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Thread: im confused ...

  1. #1
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    im confused ...

    hey everyone ...alright i have acouple of questions for ya if you dont mind.
    Ok the first one is what is the difference between a major scale and a minor scale? from what i can tell its the same scale just started on the II note instead of the I note ...i am i way off here?
    and my second question is I have a little thing with me that is telling me to play a C major scale, voiced in fourths over Dmin7, G7sus, and Fmaj.7(#11).
    first im not so sure what playing in fourths really means and the other part is why does this work? i havnt been able to figure out why you play a c major in 4ths over what appears to be a Fmaj. progression?
    hope for your help and thanks.

  2. #2
    In the woodshed rmuscat's Avatar
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    Quote Originally Posted by GrantMe
    Ok the first one is what is the difference between a major scale and a minor scale? from what i can tell its the same scale just started on the II note instead of the I note ...i am i way off here?
    When you compare scales you have to compare them with the same root. So really you cannot compare a C Major scale with an A Minor.
    The difference between the major and the minor scale to the same root is that the aeolian minor has a b3, b6 and b7 in relation to its major scale. When the minor starts is the 6th degree of the major it is called (i believe) a relative minor scale. Other minor scales are dorian (b3,b7) and phrygian (b2,b3,b6,b7).

    Quote Originally Posted by GrantMe
    and my second question is I have a little thing with me that is telling me to play a C major scale, voiced in fourths over Dmin7, G7sus, and Fmaj.7(#11).
    first im not so sure what playing in fourths really means and the other part is why does this work? i havnt been able to figure out why you play a c major in 4ths over what appears to be a Fmaj. progression?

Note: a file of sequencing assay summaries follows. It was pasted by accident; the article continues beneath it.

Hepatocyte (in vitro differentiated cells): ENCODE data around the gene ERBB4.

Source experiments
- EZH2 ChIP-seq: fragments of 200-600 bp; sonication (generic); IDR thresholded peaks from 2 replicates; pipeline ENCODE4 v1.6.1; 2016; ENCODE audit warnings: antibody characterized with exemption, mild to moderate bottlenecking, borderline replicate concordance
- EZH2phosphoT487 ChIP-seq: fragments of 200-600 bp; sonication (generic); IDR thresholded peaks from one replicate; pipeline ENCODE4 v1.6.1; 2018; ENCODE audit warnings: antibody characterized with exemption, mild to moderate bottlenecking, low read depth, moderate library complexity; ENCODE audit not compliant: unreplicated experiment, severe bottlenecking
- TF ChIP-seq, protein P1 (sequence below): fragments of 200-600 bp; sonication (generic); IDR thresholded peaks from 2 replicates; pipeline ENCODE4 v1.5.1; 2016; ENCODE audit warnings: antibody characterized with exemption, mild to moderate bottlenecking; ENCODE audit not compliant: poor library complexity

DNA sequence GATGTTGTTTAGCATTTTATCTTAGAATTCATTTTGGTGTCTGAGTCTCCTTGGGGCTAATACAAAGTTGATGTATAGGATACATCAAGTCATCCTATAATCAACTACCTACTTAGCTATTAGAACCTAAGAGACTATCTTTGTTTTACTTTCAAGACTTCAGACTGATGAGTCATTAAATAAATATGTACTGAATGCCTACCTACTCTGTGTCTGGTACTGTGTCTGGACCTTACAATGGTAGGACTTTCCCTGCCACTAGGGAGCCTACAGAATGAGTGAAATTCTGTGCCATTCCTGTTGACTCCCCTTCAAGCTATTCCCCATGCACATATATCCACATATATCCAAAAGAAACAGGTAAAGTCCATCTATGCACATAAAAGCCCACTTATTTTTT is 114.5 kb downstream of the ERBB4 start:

I am not sure what voicing in fourths means, but i **think** that progression is in C major. There is only one dominant seventh in a standard major scale and it usually indicates the key. G7 is the V of C Major.

    That's the best i can get to, i might be wrong.
    Edwin Land: Creativity is the sudden cessation of stupidity.

  3. #3
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    ok so i was right then ...right? a minor scale is just a mode of the major scale.


    and thanks for the slap in the face i dont know what i was thinking about that being a F maj. scale. LOL i needed someone else for that to click for some reason ....so thanks for your time and clearing it up for me.

  4. #4
    Jazzman Poparad's Avatar
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    Quote Originally Posted by GrantMe
    hey everyone ...alright i have acouple of questions for ya if you dont mind.
    Ok the first one is what is the difference between a major scale and a minor scale? from what i can tell its the same scale just started on the II note instead of the I note ...i am i way off here?